By Suzanne Boothby
Are you focusing on what you have or what you lack when it comes to your health goals? A simple practice of gratitude or acknowledging and appreciating what you already have can help you make greater strides toward more health and happiness.
When you are working to increase your health, it can be easy to notice what’s going wrong—when you miss a workout or eat a “forbidden food.” But too many negative thoughts can derail your progress. You don’t want to get stuck in a “why bother?” mentality.
Imagine waking up and feeling grateful for the bed you slept in, the possibilities of the day ahead and the juice you made the day before. It might sound silly, but research shows that people who practice gratitude and focus on what they have feel happier, have higher self-esteem, sleep better, are more likely to exercise and more.
Here are five ways to get started.
A gratitude practice does not have to be complicated. One of the easiest ways to start is by setting aside five minutes before you go to bed and think of three great moments from your day. It could be a meal you enjoyed, a compliment from a co-worker or a smile from a stranger.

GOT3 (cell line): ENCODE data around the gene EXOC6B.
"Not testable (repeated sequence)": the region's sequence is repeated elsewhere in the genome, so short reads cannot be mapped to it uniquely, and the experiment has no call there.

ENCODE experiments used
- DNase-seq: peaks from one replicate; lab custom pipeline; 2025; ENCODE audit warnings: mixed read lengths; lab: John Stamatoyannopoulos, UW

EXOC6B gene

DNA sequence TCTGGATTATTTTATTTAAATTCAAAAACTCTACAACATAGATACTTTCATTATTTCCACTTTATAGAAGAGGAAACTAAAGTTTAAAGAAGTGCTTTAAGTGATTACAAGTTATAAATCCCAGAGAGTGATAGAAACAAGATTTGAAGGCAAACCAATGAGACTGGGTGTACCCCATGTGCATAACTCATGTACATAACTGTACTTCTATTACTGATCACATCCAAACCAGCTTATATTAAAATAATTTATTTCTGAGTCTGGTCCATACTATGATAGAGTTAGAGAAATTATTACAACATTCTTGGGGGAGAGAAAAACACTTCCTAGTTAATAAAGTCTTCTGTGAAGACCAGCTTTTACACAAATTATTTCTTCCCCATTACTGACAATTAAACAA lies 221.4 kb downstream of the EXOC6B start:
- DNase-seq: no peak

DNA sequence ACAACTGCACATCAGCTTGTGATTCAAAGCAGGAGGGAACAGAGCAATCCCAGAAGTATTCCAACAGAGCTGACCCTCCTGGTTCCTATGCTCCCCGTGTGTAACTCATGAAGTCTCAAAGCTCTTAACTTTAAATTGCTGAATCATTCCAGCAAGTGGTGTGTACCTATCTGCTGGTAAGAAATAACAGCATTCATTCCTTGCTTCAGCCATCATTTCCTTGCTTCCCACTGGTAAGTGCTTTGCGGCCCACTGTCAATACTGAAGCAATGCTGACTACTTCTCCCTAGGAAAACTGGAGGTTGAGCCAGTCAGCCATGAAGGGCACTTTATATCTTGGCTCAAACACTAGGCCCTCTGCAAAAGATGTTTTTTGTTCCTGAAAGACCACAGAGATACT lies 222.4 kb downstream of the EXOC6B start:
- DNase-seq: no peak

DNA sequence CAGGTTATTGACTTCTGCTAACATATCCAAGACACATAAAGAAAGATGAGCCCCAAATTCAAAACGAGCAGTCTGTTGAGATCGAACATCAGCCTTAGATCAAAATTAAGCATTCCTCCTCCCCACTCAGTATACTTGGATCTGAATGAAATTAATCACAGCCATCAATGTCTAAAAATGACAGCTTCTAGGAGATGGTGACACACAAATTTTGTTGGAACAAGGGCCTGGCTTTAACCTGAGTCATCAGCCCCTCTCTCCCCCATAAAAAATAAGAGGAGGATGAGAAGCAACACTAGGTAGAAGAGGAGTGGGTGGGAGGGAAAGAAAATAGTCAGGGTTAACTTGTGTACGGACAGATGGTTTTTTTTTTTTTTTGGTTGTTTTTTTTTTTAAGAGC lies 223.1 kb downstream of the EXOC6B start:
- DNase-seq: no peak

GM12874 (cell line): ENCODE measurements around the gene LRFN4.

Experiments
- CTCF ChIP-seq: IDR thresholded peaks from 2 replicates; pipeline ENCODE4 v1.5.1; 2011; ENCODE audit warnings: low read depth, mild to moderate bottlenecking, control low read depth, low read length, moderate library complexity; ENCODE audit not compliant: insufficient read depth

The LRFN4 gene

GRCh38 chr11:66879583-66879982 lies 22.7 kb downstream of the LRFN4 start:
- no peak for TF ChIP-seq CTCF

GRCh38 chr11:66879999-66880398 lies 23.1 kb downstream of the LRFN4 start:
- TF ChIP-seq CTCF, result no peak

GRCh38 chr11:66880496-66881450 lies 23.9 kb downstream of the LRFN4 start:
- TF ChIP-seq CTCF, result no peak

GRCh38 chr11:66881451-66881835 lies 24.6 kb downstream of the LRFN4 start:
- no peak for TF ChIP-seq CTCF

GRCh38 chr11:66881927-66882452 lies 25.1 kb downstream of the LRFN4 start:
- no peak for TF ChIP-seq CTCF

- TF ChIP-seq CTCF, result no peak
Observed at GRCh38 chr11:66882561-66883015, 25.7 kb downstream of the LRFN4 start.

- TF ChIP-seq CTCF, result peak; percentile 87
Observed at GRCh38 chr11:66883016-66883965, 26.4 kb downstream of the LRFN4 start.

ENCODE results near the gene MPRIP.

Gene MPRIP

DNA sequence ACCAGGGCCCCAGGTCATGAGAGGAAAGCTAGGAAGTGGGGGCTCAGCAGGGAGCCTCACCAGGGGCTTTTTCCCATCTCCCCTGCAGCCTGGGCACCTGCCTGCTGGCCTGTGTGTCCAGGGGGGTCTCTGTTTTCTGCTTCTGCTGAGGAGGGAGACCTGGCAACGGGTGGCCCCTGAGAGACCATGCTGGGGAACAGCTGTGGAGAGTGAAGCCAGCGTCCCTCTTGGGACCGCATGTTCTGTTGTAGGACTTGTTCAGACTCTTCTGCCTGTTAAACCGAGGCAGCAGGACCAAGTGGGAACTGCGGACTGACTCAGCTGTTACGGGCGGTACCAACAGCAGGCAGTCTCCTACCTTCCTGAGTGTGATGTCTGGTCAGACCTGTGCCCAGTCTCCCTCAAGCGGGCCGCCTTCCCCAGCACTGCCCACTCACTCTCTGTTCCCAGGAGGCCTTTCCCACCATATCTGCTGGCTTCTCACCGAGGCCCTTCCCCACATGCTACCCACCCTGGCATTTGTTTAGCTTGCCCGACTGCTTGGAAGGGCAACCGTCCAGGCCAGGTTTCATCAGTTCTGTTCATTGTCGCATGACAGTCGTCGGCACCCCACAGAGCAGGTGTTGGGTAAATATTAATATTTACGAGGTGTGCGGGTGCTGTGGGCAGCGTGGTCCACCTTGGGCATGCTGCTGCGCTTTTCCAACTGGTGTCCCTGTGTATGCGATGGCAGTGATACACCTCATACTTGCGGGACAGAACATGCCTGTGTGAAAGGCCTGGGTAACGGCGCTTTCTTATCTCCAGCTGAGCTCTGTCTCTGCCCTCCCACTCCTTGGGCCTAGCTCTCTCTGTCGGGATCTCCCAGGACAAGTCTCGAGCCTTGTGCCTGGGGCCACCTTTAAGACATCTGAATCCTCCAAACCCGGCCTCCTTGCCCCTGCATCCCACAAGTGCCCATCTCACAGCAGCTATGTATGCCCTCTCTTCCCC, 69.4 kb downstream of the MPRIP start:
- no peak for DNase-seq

Are you someone who needs a prompt? Use your phone to set a timer that goes off each day to remind you to take a moment for gratitude. It could be first thing in the morning or after dinner. The important part is to take the time to remember what happened that day (or the day before) and appreciate what you have.
Think of this journal as a tool to help you track the goodness in your life. You can start with a journal, notebook, a piece of paper or you can type it in your computer and keep a gratitude file. You can make a list of what you are grateful for or you can focus on one thing and write about that. Try it once a week or daily, and notice how you feel. Writing it down helps you to see the gifts in your life and the act of writing can be a stress-relieving bonus.
Not much of a writer? You can also track your gratitude on a calendar. Get a wall calendar for the year and use it to write three things you are grateful for each day—or however many items you can fit. At the end of the month, you can easily see all the great moments and look forward to the month ahead.
Sending a thank-you letter is not just for special occasions and birthdays. You can increase your gratitude by writing a letter each month to someone who truly made an impact on your life—whether it’s your spouse, a child or a friend. You can even write one to yourself!